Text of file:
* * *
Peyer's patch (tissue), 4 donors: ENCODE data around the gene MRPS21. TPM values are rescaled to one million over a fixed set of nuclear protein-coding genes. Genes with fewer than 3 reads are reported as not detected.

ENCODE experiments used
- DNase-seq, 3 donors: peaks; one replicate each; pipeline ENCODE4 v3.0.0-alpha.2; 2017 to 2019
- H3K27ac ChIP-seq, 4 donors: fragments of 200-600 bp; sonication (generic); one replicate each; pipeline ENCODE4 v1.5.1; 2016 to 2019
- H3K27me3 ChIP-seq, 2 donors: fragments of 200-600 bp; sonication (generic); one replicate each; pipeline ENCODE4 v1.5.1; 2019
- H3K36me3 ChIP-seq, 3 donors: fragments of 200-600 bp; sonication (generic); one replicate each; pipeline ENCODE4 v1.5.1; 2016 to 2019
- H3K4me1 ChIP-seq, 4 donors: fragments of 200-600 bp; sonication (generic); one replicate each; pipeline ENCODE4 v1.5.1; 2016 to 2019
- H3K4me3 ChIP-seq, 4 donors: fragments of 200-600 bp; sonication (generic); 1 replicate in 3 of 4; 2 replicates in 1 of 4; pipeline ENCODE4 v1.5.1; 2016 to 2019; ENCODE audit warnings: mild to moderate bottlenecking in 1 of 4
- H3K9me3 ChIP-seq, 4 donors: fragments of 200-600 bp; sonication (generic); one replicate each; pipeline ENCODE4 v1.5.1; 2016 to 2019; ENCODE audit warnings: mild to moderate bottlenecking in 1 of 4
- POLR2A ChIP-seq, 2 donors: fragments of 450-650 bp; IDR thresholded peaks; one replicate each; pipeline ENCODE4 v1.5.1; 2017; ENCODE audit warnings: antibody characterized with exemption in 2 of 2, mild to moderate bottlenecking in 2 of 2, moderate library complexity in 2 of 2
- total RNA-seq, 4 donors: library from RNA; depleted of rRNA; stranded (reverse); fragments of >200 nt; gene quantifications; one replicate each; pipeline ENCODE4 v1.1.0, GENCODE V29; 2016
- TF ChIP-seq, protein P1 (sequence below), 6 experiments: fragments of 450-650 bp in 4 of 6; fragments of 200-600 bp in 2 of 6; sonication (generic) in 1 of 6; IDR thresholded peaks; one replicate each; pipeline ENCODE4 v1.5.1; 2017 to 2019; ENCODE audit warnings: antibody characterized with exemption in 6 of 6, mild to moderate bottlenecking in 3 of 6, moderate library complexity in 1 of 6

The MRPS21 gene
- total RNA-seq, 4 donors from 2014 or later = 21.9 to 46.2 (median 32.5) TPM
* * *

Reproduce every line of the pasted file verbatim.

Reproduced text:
Peyer's patch (tissue), 4 donors: ENCODE data around the gene MRPS21. TPM values are rescaled to one million over a fixed set of nuclear protein-coding genes. Genes with fewer than 3 reads are reported as not detected.

ENCODE experiments used
- DNase-seq, 3 donors: peaks; one replicate each; pipeline ENCODE4 v3.0.0-alpha.2; 2017 to 2019
- H3K27ac ChIP-seq, 4 donors: fragments of 200-600 bp; sonication (generic); one replicate each; pipeline ENCODE4 v1.5.1; 2016 to 2019
- H3K27me3 ChIP-seq, 2 donors: fragments of 200-600 bp; sonication (generic); one replicate each; pipeline ENCODE4 v1.5.1; 2019
- H3K36me3 ChIP-seq, 3 donors: fragments of 200-600 bp; sonication (generic); one replicate each; pipeline ENCODE4 v1.5.1; 2016 to 2019
- H3K4me1 ChIP-seq, 4 donors: fragments of 200-600 bp; sonication (generic); one replicate each; pipeline ENCODE4 v1.5.1; 2016 to 2019
- H3K4me3 ChIP-seq, 4 donors: fragments of 200-600 bp; sonication (generic); 1 replicate in 3 of 4; 2 replicates in 1 of 4; pipeline ENCODE4 v1.5.1; 2016 to 2019; ENCODE audit warnings: mild to moderate bottlenecking in 1 of 4
- H3K9me3 ChIP-seq, 4 donors: fragments of 200-600 bp; sonication (generic); one replicate each; pipeline ENCODE4 v1.5.1; 2016 to 2019; ENCODE audit warnings: mild to moderate bottlenecking in 1 of 4
- POLR2A ChIP-seq, 2 donors: fragments of 450-650 bp; IDR thresholded peaks; one replicate each; pipeline ENCODE4 v1.5.1; 2017; ENCODE audit warnings: antibody characterized with exemption in 2 of 2, mild to moderate bottlenecking in 2 of 2, moderate library complexity in 2 of 2
- total RNA-seq, 4 donors: library from RNA; depleted of rRNA; stranded (reverse); fragments of >200 nt; gene quantifications; one replicate each; pipeline ENCODE4 v1.1.0, GENCODE V29; 2016
- TF ChIP-seq, protein P1 (sequence below), 6 experiments: fragments of 450-650 bp in 4 of 6; fragments of 200-600 bp in 2 of 6; sonication (generic) in 1 of 6; IDR thresholded peaks; one replicate each; pipeline ENCODE4 v1.5.1; 2017 to 2019; ENCODE audit warnings: antibody characterized with exemption in 6 of 6, mild to moderate bottlenecking in 3 of 6, moderate library complexity in 1 of 6

The MRPS21 gene
- total RNA-seq, 4 donors from 2014 or later = 21.9 to 46.2 (median 32.5) TPM